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Qubad Talabani: Iraq has failed as a state

The deputy PM of Iraqi Kurdistan says a dialogue with Baghdad on Kurdish independence has begun.

The deputy prime minister of Iraqi Kurdistan, Qubad Talabani, has told BBC Hardtalk's Stephen Sackur Iraq has failed as a state and that a dialogue with Baghdad on Kurdish independence has begun.

Iraq has "failed to be a fair governor for all", said Mr Talabani, adding that statehood will come "through a dialogue with Baghdad", not a unilateral declaration of independence.

Addressing fears that the breakup of Iraq would destabilise the region, Mr Talabani said: "The fact that we will negotiate any independence process with Baghdad, should allay the fears of any countries nearby or faraway that may be concerned about that potential eventuality."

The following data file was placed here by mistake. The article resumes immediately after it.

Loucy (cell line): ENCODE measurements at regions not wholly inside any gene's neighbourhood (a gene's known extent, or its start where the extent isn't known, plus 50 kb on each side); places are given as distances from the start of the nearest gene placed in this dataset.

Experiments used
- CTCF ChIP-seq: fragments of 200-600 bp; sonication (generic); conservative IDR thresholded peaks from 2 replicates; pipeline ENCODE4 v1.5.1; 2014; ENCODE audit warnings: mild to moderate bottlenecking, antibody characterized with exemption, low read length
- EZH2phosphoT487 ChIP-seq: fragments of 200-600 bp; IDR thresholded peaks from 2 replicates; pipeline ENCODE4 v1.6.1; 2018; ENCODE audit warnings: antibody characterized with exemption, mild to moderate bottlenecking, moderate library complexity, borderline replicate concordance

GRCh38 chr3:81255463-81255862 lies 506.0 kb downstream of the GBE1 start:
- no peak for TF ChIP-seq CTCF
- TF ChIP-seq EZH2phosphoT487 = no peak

Iraq's Kurds are estimated to number more than six million and make up between 17% and 20% of the population of the country.

Iraq's 2005 Constitution recognises an autonomous Kurdistan region in the north of the country, an outcome of decades of political and military efforts to secure self-rule by the Kurdish minority.

In July 2014 Iraqi Kurdistan President Massoud Barzani announced plans for an independence referendum later in the year. The plans were put on hold in September 2014 on the grounds that fighting the so-called Islamic State was the top priority.

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